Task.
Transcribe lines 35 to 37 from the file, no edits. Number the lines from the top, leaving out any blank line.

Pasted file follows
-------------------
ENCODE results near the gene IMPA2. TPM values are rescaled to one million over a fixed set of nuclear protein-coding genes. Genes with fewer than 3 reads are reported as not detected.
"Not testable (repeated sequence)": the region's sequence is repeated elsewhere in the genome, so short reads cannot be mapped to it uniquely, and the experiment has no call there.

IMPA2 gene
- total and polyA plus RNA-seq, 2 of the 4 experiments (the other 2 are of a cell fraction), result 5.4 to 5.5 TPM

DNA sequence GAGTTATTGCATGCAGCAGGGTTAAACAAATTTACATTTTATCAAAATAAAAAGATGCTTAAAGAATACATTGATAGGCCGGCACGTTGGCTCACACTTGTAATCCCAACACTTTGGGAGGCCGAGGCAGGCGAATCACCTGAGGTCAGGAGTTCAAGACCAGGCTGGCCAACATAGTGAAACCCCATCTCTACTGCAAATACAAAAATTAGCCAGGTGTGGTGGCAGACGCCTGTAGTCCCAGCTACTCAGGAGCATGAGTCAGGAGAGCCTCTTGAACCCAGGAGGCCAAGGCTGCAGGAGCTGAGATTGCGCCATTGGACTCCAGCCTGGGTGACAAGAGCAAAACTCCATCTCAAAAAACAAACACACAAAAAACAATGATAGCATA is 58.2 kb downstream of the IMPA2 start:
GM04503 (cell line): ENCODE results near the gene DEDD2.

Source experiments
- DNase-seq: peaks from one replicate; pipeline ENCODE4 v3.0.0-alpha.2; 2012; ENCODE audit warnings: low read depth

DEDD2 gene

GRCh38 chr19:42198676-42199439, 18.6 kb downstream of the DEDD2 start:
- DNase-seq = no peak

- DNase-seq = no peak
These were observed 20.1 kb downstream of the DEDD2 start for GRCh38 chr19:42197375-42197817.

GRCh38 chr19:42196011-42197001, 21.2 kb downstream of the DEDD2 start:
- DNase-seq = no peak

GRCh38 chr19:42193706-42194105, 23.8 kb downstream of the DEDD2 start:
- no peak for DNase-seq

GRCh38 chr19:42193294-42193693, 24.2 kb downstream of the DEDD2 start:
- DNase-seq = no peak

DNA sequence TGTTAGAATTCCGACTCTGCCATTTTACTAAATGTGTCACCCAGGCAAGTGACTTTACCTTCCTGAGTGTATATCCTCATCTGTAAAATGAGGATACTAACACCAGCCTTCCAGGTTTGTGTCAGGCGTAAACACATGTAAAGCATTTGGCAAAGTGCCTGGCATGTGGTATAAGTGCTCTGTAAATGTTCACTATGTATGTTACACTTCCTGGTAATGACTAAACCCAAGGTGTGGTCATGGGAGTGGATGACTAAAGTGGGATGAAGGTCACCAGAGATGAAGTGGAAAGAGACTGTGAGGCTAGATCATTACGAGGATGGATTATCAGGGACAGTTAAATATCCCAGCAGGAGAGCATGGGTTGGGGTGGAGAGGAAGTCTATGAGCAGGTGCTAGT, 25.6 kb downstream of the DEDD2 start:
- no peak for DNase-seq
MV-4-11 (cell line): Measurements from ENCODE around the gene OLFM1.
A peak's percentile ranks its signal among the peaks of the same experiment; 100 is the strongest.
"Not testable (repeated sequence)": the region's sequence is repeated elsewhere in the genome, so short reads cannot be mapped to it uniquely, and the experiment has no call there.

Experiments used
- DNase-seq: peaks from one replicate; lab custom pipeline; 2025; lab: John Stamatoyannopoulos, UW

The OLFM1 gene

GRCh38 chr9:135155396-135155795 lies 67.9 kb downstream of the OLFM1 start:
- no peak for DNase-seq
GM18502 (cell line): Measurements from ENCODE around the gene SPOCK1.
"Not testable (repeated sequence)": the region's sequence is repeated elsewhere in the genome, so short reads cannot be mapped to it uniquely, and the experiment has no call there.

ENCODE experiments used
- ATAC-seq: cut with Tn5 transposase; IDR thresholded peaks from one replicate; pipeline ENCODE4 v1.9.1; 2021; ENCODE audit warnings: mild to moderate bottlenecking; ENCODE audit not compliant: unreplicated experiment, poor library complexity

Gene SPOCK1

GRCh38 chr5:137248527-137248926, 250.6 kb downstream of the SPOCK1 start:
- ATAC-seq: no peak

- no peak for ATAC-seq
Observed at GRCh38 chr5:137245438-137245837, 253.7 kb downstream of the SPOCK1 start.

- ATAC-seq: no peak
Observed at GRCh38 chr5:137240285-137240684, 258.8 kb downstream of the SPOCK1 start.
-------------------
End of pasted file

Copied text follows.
GRCh38 chr5:137248527-137248926, 250.6 kb downstream of the SPOCK1 start:
- ATAC-seq: no peak

- no peak for ATAC-seq